Sunday, August 23, 2009

Stake conference

This weekend was stake conference.

Last night we were driving home from my son's house, where we were celebrating their twins 3rd birthday, when it occurred to us that we were missing the Saturday evening adult session of conference. We both then shrugged our shoulders and said "oh well." We were doing what we ought to have been doing.

We then talked briefly about an acquaintance of ours whom we felt would probably have put the stake meeting ahead of the birthday party. (yes, we were gossiping). This guy, who is the executive secretary in his stake, made his daughter change her wedding date because it conflicted with a stake activity. I then commented "I guess that's why I'm not the executive secretary in our stake." The truth is, I just wouldn't be that dedicated. And this has nothing to do with my feelings towards the church regarding homosexuality or any other issues I may have. It's just that for me - family comes first! Yes, even a grandchild's birthday party is more important than a church meeting.

This morning, we got to the stake center early, with the intent of being able to sit in the more comfortable pews. Unfortunately, we weren't quite early enough and ended up sitting in the second row of folding chairs. But, we did get to listen to the stake youth choir (12-18 year olds) practice the hymns they would be singing during the conference. Then one of these youth sat down at the organ and began playing prelude music. He was really good! I love listening to a good organ player. As I sat there enjoying his music - I pondered if he was family. Yeah, I know, I'm playing up to stereotypes. But, a 17-18 year old boy who is a church organist - you just gotta wonder.

We sat behind a family who used to be in our ward before it was split several years ago. They have 10 or 12 children (I've lost count), of whom only 3 are left at home. We don't know their younger children at all since they were born after the ward split. I sat there looking at his youngest son who was, perhaps, 14 years old thinking how much he looked like his oldest brother whom I knew quite well when he was younger. And then I thought "youngest son - several older brothers, hmmm." Nothing about him pinged my gaydar - but then, my gaydar is notoriously unreliable. Usually a guy has to be pretty flaming in order for me to pick up on the idea that he might be gay. But, having several older brothers, he is more likely to be family than his peers.

Now I was actually paying attention in conference. These things I wrote above were more fleeting thoughts. It's just that they were gay thoughts - and this is my gay blog.

But, I do wonder - if I'm correct about these two young men, what sort of world awaits them? How will their families react when they 'come out'? No parent is going to think "gee that's wonderful!" when they find out their son is gay. I'm gay and I would be saddened to find out one of my sons or daughters were gay. Face it - we live in a heterosexual world. Regardless of our feelings about homosexuality - being gay does make life just a little more difficult than it otherwise might be. And no parent wants that for their children.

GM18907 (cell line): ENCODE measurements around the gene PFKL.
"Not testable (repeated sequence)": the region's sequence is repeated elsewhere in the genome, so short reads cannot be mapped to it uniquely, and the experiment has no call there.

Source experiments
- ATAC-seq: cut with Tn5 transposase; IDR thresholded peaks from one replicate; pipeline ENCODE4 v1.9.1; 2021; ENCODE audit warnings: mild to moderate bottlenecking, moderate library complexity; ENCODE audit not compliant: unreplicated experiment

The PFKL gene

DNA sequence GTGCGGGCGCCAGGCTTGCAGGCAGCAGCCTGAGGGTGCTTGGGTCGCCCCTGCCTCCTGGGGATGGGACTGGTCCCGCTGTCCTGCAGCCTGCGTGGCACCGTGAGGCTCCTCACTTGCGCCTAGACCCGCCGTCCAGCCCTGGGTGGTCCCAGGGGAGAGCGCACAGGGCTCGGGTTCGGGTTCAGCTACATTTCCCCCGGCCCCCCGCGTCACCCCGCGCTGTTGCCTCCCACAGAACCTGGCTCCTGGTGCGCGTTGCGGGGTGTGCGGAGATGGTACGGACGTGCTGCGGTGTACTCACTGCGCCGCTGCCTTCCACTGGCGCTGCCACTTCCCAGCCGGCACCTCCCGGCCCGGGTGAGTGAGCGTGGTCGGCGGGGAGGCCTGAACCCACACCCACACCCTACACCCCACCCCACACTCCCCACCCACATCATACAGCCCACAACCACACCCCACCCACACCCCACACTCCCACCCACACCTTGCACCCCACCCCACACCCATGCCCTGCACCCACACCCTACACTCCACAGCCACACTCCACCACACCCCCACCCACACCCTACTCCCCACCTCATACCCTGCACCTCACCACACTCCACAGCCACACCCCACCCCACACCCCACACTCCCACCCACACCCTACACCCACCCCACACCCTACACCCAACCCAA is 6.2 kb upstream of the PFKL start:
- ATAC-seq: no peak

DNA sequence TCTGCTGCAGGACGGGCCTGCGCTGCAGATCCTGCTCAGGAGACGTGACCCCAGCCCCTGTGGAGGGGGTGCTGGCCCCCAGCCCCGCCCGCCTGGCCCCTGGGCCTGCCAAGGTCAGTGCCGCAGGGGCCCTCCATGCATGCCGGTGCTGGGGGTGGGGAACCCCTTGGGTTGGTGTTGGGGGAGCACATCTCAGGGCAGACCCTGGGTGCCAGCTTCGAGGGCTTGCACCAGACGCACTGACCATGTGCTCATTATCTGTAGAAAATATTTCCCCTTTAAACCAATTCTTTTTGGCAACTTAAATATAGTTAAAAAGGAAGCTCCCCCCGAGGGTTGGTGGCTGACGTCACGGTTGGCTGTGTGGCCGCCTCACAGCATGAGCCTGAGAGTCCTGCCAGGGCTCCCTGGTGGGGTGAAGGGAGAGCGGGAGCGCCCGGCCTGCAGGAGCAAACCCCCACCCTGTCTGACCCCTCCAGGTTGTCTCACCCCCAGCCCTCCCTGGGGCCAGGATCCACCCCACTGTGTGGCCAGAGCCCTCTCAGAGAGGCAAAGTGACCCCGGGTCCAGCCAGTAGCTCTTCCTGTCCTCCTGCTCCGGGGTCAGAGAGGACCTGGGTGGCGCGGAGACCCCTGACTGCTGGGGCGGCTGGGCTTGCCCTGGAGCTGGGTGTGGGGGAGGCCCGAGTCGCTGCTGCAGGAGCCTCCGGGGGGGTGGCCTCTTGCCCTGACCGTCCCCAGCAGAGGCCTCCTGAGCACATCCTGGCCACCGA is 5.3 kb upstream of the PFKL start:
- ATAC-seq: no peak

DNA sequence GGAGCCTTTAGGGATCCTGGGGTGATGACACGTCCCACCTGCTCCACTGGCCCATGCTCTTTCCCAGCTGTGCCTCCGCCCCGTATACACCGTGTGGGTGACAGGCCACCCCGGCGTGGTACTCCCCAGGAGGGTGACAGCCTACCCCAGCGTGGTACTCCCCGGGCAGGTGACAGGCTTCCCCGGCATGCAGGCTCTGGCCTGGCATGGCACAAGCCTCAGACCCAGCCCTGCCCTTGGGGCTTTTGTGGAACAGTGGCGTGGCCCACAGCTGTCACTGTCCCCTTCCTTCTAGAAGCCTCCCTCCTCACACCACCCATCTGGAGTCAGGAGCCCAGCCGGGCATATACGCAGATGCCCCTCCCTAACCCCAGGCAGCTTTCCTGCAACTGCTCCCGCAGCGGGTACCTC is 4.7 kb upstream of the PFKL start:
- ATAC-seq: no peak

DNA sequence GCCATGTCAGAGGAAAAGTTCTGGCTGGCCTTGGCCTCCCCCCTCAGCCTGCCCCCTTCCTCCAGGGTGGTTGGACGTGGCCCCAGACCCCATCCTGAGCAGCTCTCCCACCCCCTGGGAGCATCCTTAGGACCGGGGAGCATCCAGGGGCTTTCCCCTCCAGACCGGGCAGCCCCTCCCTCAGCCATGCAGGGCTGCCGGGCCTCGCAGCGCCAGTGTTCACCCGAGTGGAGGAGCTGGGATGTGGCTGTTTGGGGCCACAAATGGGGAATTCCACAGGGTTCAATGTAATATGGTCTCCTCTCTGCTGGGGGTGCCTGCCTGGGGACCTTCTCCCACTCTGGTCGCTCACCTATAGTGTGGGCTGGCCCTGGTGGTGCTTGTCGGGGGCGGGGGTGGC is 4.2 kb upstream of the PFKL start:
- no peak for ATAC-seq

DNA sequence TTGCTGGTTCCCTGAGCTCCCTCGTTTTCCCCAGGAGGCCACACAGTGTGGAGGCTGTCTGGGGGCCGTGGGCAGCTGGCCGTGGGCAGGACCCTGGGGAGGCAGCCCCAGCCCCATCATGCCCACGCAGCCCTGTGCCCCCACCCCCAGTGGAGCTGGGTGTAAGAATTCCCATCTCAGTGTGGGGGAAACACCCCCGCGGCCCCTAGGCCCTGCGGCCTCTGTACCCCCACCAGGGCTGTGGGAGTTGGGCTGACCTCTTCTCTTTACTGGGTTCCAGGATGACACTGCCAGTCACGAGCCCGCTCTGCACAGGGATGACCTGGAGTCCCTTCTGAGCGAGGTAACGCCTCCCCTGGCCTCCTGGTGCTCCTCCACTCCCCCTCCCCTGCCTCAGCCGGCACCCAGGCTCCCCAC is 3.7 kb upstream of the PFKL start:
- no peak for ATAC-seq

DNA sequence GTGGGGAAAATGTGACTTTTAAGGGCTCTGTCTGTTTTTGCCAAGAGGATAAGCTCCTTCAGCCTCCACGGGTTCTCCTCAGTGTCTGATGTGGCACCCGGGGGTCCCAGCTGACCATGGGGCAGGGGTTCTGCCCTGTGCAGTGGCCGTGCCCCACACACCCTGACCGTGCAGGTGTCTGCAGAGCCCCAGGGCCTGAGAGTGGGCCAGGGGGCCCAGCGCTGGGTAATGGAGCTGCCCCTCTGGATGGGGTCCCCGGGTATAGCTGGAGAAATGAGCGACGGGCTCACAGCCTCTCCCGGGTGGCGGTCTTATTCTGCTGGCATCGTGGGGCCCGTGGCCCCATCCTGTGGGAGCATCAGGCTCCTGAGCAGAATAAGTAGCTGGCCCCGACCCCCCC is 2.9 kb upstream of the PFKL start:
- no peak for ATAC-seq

Evan said...

I got 5 older brothers :). I also have a younger brother who isn't gay...

But yes, I can practically guarantee that one or two of those kids is family.

Alan said...

I was a 17-18 year old church organist. And I was (and remain) pretty good at it. Chalk one up for the stereotype!

Beck said...

I went to the Oquirrh Mtn. Temple dedication in our chapel and had similar thoughts and experiences contemplating the young bucks sitting around me... oh and I was paying attention to the meeting as well. :)

Scott said...

No parent is going to think "gee that's wonderful!" when they find out their son is gay....

... I would.

And I'll think the exact same thing if all of my kids end up being straight.

Sarah and I attended a fascinating presentation by Dr. Caitlin Ryan of San Francisco State University a week or two ago. She's done a study on the acceptance or rejection of gay youth by their families, and how that reception affects the likelihood of their attempting suicide, using drugs, having unprotected sex, or participating in other risky behaviors.

In her presentation, Dr. Ryan said that they began the study expecting to find rejecting and accepting behaviors, but they were (pleasantly) surprised to also find a small number of families who actually celebrated their children when they came out. I thought that was wonderful.

I do understand what you're saying--if one (or more) of my kids is gay they will face challenges in life that they will otherwise avoid, and no parent wants things to be any harder for their children than they have to be.

But regardless, I hope I can celebrate who my children are. I think that by doing so I can better equip them to face their challenges and deal with them in a healthy manner.